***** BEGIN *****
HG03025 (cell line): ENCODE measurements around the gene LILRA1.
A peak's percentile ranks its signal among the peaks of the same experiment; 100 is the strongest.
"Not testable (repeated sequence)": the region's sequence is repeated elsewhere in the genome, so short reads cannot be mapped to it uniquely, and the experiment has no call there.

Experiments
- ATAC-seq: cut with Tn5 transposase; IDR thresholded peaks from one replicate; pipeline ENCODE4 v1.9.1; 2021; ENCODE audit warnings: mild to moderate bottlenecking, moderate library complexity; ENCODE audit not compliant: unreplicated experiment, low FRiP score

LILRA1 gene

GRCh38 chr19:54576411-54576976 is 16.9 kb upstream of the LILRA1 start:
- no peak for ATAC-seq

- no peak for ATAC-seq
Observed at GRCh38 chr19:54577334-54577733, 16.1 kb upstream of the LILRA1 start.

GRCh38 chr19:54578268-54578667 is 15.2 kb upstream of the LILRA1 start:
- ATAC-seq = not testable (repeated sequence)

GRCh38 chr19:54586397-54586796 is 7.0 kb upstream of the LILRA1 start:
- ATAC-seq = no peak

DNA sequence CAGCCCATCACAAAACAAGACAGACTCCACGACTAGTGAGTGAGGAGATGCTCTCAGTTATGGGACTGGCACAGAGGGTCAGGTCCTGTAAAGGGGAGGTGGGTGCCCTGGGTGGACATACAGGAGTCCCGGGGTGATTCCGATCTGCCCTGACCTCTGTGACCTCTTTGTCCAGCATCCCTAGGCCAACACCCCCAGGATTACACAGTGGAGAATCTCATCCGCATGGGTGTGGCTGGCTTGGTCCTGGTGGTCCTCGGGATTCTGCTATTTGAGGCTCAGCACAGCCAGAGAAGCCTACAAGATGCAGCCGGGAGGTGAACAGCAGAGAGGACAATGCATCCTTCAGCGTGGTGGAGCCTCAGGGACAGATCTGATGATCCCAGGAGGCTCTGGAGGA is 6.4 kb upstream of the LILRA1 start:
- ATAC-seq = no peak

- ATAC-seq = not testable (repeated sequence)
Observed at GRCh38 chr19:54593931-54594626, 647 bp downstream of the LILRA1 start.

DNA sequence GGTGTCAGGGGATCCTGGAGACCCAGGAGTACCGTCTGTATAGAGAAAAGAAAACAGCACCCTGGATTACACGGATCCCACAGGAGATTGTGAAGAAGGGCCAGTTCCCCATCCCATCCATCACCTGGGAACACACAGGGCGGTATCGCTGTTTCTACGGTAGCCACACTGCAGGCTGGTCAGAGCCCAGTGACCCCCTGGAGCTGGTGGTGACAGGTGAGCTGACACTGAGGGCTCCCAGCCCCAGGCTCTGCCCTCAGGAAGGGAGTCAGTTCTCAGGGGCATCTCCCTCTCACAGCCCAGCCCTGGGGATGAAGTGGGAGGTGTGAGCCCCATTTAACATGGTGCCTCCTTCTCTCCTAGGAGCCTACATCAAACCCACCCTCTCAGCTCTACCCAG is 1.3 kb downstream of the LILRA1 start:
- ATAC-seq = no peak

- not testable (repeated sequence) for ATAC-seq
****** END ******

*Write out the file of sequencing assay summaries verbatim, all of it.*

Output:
HG03025 (cell line): ENCODE measurements around the gene LILRA1.
A peak's percentile ranks its signal among the peaks of the same experiment; 100 is the strongest.
"Not testable (repeated sequence)": the region's sequence is repeated elsewhere in the genome, so short reads cannot be mapped to it uniquely, and the experiment has no call there.

Experiments
- ATAC-seq: cut with Tn5 transposase; IDR thresholded peaks from one replicate; pipeline ENCODE4 v1.9.1; 2021; ENCODE audit warnings: mild to moderate bottlenecking, moderate library complexity; ENCODE audit not compliant: unreplicated experiment, low FRiP score

LILRA1 gene

GRCh38 chr19:54576411-54576976 is 16.9 kb upstream of the LILRA1 start:
- no peak for ATAC-seq

- no peak for ATAC-seq
Observed at GRCh38 chr19:54577334-54577733, 16.1 kb upstream of the LILRA1 start.

GRCh38 chr19:54578268-54578667 is 15.2 kb upstream of the LILRA1 start:
- ATAC-seq = not testable (repeated sequence)

GRCh38 chr19:54586397-54586796 is 7.0 kb upstream of the LILRA1 start:
- ATAC-seq = no peak

DNA sequence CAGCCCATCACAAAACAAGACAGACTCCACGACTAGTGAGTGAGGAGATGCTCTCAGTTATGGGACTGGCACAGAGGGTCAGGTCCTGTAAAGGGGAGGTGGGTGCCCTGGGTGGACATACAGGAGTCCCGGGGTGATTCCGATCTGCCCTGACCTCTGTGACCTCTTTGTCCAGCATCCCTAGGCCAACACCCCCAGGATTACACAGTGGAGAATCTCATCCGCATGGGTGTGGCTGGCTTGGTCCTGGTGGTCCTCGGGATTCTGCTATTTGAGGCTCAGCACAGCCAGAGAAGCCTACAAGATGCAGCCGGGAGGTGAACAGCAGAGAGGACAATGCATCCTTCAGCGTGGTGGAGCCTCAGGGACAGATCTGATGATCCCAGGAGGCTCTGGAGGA is 6.4 kb upstream of the LILRA1 start:
- ATAC-seq = no peak

- ATAC-seq = not testable (repeated sequence)
Observed at GRCh38 chr19:54593931-54594626, 647 bp downstream of the LILRA1 start.

DNA sequence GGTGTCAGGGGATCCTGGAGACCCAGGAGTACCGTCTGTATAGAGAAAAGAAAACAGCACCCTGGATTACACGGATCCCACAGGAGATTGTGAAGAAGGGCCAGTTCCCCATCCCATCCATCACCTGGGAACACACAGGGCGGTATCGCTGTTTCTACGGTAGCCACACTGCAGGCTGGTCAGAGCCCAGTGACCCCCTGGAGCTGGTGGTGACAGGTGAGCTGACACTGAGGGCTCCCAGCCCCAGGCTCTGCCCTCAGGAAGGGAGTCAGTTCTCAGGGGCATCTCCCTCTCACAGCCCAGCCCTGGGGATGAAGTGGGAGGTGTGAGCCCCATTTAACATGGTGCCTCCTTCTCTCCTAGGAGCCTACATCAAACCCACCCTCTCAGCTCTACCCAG is 1.3 kb downstream of the LILRA1 start:
- ATAC-seq = no peak

- not testable (repeated sequence) for ATAC-seq